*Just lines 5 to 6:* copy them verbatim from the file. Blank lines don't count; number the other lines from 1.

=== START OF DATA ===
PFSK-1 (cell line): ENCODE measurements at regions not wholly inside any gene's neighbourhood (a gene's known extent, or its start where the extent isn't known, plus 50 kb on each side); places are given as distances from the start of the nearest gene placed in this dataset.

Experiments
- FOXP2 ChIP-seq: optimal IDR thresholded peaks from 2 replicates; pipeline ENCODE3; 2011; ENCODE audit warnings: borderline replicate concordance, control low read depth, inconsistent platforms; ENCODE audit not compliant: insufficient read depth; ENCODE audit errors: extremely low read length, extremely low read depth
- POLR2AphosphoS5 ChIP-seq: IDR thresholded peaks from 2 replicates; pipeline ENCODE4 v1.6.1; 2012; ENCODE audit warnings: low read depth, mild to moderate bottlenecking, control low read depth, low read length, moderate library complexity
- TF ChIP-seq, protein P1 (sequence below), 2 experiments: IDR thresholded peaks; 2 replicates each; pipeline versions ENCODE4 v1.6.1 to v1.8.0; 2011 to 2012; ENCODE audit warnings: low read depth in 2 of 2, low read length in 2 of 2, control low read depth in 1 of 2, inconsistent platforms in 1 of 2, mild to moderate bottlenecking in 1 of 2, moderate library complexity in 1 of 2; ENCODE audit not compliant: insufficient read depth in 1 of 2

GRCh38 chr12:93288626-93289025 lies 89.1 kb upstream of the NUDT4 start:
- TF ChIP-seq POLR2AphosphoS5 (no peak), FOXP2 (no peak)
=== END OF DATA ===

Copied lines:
- TF ChIP-seq, protein P1 (sequence below), 2 experiments: IDR thresholded peaks; 2 replicates each; pipeline versions ENCODE4 v1.6.1 to v1.8.0; 2011 to 2012; ENCODE audit warnings: low read depth in 2 of 2, low read length in 2 of 2, control low read depth in 1 of 2, inconsistent platforms in 1 of 2, mild to moderate bottlenecking in 1 of 2, moderate library complexity in 1 of 2; ENCODE audit not compliant: insufficient read depth in 1 of 2

GRCh38 chr12:93288626-93289025 lies 89.1 kb upstream of the NUDT4 start: